The biodiversity of the human family tree just got bigger

Tring 8

Today’s announcement of the discovery in South Africa of a new extinct species in the genus Homo, named Homo naledi, is a major scientific discovery that may prove to be one of the findings of the year, if not the decade.  As I’ve mentioned previously, human evolution fascinates me and I could easily have been sucked into the frustrating, controversial and important world of the professional hominid hunter.  But I’m content to view and appreciate from a distance as palaeo-anthropologists make their amazing discoveries about human ancestral biodiversity, and I thought I’d collate the links to some of the main stories and items relating to today’s events:

The scientific paper describing Homo naledi has been published in the open-access online journal eLife, rather than a journal such as Nature or Science, the more usual outlet for such discoveries, presumably because the importance of the find certainly demands rapid publication.  Interestingly its Altmetric score is already 281, having been picked up by numerous news outlets, tweeted, blogged about, etc.

I first saw the story earlier today on the BBC News website; the long article has a video interview with Professor Lee Berger, lead author of the paper.  There is also video footage from today’s press conference in South Africa, presented by Professor John Hawks, in which he describes in more detail the significance of this fossil, with its mix of both primitive and more derived anatomical features.

The Guardian also ran the story, this time with some different video footage, including a view inside the cave where the fossils were found, and there’s a 40 minute podcast.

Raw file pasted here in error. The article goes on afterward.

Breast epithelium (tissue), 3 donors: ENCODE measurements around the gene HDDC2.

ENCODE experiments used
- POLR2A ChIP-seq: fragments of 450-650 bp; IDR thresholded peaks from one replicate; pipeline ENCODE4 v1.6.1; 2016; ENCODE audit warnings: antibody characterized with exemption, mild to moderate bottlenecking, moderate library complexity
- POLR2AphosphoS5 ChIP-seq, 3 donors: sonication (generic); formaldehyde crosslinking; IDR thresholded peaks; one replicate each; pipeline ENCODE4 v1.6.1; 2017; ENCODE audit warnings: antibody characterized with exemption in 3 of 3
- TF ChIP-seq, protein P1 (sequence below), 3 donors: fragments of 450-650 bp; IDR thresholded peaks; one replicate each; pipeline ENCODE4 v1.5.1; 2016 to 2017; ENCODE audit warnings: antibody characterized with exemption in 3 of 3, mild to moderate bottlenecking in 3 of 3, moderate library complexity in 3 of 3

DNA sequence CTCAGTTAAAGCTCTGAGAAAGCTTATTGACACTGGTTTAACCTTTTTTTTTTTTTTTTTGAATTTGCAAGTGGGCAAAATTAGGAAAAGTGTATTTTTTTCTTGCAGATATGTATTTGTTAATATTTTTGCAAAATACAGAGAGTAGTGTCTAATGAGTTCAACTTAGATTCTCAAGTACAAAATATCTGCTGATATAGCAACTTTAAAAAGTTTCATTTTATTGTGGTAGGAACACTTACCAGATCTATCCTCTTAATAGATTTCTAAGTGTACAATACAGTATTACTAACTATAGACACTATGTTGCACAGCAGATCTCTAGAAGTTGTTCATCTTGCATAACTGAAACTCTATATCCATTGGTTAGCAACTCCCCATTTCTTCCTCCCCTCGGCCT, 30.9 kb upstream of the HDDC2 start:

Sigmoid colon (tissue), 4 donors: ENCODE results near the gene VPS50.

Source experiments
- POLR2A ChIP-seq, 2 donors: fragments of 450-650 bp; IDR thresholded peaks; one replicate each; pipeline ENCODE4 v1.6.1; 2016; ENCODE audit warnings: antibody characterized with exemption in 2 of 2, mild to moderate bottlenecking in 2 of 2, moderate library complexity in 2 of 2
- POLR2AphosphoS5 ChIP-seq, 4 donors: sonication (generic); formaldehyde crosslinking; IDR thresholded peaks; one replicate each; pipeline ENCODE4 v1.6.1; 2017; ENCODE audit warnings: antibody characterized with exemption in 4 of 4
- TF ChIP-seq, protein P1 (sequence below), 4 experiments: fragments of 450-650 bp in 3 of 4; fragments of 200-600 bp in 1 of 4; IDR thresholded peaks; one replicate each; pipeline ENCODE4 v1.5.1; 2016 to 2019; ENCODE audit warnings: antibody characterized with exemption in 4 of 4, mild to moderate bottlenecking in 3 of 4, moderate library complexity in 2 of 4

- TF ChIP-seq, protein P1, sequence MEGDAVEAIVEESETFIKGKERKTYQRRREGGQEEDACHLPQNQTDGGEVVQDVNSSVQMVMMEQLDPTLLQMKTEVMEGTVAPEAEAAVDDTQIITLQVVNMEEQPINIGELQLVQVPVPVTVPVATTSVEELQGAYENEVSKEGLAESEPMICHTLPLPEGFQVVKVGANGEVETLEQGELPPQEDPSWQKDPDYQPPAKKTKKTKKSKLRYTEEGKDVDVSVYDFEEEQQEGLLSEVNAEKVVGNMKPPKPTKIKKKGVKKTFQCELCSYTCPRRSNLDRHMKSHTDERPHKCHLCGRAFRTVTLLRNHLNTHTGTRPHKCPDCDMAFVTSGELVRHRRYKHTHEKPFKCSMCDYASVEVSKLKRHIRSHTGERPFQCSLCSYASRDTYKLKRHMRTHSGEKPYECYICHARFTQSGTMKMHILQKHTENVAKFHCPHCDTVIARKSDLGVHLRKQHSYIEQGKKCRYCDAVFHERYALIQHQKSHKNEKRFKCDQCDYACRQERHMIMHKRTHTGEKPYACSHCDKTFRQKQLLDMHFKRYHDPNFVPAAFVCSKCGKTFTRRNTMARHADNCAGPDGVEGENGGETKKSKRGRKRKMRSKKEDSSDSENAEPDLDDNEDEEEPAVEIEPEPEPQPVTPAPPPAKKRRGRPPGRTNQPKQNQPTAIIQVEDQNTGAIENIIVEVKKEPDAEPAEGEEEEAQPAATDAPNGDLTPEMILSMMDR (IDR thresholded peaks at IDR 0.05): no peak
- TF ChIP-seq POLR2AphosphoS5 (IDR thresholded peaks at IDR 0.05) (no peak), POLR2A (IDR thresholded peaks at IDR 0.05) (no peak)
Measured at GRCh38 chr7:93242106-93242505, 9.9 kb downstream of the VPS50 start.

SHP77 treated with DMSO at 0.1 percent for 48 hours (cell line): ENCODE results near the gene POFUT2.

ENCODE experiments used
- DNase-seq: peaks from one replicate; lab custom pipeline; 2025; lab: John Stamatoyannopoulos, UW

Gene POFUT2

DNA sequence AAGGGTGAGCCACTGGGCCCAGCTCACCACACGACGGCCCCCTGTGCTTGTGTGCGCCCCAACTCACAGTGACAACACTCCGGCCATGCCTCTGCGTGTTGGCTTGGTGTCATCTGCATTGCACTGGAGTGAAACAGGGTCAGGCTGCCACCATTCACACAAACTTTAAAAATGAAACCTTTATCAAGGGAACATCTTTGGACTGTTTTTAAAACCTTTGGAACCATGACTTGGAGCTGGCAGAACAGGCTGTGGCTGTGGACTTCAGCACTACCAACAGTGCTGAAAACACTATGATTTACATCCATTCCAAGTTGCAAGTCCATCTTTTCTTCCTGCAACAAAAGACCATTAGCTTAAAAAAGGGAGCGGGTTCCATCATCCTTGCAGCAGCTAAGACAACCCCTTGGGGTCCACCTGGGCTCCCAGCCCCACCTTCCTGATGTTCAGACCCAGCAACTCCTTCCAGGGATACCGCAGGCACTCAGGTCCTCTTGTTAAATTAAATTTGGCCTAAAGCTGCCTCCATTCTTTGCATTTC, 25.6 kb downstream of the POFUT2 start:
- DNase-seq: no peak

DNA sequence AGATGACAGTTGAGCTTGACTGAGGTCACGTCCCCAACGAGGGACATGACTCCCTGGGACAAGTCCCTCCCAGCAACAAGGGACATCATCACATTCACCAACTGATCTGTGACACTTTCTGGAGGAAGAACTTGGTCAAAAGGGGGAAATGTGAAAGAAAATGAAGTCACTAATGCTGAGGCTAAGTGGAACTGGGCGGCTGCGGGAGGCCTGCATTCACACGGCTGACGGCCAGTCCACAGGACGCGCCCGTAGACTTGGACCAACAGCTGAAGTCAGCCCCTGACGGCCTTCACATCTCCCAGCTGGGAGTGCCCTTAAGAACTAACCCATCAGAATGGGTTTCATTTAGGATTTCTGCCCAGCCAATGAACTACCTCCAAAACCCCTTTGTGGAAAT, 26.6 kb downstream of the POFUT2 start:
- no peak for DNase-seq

Finally, National Geographic, which funded the study, has some videos on YouTube, including a fascinating account of the workshop that was convened to study the fossils and more discussion of its significance and amazing footage of how the fossils were recovered from the cave, and how the species was reconstructed.

This is a story that will run and run: we don’t know how old the species is and there’s lots of speculation about the significance of finding such a large number of individuals all together in what appears to be a burial chamber.  It’s an exciting time to be interested in human evolution.

2 thoughts on “The biodiversity of the human family tree just got bigger

  1. Clem

    A bit tangential, but I find the source of funding for this research somewhat interesting. National Geographic has long been involved in funding research, but in other disciplines there has not been such a history of funding from NGO and commercial sources. For some other life science disciplines such non-traditional funding may become increasing common and significant in the future.

    Perhaps some future dive into this burial chamber will have a look for honey products or other evidence of ancestral life with pollinators??

  2. Pingback: Wild speculation: could the Bruniquel Cave Neanderthal structures represent a mammoth? | Jeff Ollerton's Biodiversity Blog

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